In our case Deutsche Bank brought suit to foreclose a mortgage on real estate owned by Mr. Taylor. The complaint alleged that Mr. Taylor executed and delivered a mortgage and promissory note in favor of the assignor of Deutsche Bank, in the original principal amount of $168,000. The complaint further alleged that Deutsche Bank was the present owner and constructive holder of the promissory note and mortgage, Both the mortgage and an adjustable rate note were attached to the complaint.
The note, which identified the initial lender as First Franklin, a division of National City Bank of Indiana, contained the following language:
I understand that the Lender may transfer this Note. The Lender or anyone who takes this Note by transfer and who is entitled to receive payments under this Note is called the `Note Holder'.
The note identifies the mortgage that is dated the same date as the note, and instructs the borrower to the effect that the mortgage protects the "Note Holder" from possible losses in the event of non-payment. The note also describes the remedies that may be invoked by the lender if the borrower fails to pay the amounts due under the note and mortgage.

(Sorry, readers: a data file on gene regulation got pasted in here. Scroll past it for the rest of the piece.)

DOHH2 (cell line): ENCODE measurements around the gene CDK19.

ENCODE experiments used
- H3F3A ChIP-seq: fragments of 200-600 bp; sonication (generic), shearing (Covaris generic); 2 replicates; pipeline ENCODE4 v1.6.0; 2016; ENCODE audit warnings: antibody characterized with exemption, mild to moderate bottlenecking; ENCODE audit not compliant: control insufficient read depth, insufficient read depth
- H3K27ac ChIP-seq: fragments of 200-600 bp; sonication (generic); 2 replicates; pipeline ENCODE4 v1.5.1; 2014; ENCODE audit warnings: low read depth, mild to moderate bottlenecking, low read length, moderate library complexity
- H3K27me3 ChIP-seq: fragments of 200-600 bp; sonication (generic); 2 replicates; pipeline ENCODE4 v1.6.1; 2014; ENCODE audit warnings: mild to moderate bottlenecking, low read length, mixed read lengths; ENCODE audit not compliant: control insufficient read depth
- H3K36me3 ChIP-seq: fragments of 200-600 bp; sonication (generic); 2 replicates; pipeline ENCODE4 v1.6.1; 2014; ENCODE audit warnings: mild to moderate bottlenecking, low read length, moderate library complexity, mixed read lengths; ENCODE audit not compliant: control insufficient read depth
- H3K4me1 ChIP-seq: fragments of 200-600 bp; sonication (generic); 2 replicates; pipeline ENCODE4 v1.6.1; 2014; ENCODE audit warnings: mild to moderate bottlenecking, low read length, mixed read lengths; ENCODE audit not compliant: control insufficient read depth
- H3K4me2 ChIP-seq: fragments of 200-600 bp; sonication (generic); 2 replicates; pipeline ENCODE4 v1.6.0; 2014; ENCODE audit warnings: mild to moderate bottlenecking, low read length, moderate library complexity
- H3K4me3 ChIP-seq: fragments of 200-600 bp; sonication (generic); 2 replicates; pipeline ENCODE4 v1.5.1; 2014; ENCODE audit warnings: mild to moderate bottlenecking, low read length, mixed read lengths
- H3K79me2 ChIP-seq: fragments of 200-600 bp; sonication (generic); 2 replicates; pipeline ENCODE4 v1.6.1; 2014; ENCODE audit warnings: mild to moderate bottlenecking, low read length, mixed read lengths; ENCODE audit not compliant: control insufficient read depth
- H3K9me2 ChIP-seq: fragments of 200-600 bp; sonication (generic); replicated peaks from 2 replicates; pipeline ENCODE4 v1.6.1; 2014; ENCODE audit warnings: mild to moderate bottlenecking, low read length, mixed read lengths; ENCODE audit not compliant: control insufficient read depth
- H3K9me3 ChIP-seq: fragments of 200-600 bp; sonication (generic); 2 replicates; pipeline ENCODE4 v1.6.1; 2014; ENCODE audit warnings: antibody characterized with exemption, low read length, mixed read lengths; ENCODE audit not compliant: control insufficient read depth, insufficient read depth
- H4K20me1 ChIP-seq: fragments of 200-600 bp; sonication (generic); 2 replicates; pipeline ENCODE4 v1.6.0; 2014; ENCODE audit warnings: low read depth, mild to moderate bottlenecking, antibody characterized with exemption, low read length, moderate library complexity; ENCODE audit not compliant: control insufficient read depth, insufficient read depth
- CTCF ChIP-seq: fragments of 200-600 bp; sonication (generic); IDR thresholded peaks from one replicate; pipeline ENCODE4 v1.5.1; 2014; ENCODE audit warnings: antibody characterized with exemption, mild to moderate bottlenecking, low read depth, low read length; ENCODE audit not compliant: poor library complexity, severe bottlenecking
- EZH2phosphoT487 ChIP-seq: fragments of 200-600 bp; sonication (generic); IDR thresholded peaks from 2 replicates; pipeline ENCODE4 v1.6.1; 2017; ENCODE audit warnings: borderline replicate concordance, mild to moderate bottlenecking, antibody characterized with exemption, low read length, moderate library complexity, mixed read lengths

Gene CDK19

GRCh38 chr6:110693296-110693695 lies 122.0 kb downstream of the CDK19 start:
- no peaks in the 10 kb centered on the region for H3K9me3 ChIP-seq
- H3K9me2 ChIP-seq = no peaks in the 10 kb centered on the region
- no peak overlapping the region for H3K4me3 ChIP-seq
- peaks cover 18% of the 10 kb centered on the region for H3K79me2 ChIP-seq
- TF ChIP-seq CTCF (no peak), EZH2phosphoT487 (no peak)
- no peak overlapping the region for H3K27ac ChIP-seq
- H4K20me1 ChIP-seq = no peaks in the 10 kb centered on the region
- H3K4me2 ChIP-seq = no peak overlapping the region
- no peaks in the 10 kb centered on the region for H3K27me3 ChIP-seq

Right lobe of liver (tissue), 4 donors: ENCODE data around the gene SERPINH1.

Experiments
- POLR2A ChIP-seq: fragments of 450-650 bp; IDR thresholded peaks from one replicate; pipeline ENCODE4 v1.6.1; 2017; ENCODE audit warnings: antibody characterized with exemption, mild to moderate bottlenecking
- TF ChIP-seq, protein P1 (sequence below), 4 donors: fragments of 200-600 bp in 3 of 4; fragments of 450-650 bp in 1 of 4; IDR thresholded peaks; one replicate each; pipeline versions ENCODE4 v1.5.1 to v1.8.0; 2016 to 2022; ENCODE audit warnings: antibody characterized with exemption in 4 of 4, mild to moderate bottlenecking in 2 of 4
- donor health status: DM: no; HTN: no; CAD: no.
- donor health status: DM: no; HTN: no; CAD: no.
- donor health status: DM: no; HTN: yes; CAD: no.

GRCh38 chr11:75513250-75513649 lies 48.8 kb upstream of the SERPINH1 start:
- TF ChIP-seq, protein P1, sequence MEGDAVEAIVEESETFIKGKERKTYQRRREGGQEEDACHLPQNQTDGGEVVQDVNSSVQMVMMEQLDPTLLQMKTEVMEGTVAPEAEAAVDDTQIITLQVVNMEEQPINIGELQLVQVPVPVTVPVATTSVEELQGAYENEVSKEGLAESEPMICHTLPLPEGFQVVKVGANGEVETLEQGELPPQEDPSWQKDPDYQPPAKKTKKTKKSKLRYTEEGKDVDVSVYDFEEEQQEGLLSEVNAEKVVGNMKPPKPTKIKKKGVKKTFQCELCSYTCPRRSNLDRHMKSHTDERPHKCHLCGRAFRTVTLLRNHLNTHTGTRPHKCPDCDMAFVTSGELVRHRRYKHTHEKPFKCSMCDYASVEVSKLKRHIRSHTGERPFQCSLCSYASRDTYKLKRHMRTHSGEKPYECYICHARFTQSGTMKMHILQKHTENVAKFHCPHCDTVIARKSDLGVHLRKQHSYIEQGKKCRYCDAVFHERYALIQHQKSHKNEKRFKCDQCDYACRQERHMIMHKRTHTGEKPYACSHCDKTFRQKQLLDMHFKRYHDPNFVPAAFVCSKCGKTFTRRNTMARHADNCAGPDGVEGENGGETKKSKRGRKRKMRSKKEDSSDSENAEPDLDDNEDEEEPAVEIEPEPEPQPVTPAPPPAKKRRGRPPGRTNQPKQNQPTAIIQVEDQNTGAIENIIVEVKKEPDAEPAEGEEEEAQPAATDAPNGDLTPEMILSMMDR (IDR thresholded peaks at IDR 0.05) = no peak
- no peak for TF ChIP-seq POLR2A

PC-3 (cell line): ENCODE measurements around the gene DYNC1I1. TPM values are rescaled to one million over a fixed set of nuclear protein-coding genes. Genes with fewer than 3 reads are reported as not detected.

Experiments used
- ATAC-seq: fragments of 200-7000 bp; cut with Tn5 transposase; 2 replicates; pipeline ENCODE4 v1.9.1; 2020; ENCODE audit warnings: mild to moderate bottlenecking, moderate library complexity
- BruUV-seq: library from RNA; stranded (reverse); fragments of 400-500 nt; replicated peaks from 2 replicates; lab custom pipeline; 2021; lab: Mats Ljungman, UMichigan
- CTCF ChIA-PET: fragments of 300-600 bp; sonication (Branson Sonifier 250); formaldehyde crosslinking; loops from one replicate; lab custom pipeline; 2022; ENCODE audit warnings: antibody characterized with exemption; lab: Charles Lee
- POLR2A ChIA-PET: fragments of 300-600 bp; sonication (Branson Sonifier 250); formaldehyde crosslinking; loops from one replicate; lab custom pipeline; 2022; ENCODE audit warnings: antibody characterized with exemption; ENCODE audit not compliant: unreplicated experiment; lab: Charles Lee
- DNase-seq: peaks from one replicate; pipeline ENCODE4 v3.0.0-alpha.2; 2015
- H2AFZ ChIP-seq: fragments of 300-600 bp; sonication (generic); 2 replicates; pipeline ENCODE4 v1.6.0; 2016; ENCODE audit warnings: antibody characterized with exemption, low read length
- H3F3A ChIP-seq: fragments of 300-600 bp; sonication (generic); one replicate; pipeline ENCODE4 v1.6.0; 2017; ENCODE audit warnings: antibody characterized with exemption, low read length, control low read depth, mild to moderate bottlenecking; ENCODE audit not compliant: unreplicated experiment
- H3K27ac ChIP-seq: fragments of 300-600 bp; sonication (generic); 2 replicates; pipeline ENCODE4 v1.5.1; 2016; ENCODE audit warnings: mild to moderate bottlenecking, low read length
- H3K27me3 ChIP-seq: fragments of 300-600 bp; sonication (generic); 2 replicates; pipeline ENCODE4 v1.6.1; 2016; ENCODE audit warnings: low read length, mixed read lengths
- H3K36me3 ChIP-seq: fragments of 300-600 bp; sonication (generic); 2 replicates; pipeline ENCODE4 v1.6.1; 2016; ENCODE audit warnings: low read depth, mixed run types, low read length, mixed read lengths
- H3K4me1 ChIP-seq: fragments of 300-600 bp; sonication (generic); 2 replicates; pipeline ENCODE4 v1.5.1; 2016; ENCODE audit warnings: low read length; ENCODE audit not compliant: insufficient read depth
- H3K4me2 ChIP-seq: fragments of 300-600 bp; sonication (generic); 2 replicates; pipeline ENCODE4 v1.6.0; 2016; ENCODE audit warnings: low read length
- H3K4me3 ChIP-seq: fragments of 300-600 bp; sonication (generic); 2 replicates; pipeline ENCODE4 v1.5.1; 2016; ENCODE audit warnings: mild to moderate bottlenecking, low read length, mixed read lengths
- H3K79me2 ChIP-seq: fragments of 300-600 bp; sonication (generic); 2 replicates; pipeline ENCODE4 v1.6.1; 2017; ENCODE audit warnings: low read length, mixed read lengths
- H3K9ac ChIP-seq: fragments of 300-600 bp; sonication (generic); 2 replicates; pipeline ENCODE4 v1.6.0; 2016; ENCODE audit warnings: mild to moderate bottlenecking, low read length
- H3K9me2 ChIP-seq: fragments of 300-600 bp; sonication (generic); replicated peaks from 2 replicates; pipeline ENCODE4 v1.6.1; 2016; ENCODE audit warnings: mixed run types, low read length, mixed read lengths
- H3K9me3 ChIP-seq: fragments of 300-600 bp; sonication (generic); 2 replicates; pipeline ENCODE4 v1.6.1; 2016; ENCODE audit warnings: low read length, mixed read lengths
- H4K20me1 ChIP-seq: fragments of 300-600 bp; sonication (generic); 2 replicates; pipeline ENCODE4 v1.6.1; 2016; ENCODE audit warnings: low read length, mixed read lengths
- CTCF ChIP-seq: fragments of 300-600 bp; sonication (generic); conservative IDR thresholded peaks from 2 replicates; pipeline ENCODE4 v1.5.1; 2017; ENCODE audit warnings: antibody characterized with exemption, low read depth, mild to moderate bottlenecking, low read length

The mortgage defines "Lender" as First Franklin, and MERS as a separate corporation acting solely as a nominee for Lender and Lender's successors and assigns. MERS is specifically described (in bold print) as the "mortgagee under the Security Instrument." The mortgage indicates that it "secures to Lender (I) the repayment of the Loan, and all renewals, extensions and modifications of the Note, and (II) the performance of Borrower's covenants and agreements under this Security Instrument and the Note." The mortgage then specifies that the borrower, Mr. Taylor, "does hereby mortgage, grant and convey to MERS (solely as nominee for Lender and Lender's successors and assigns) and to the successors and assigns of MERS, the following described property. . . ." Finally, the mortgage expressly provides that: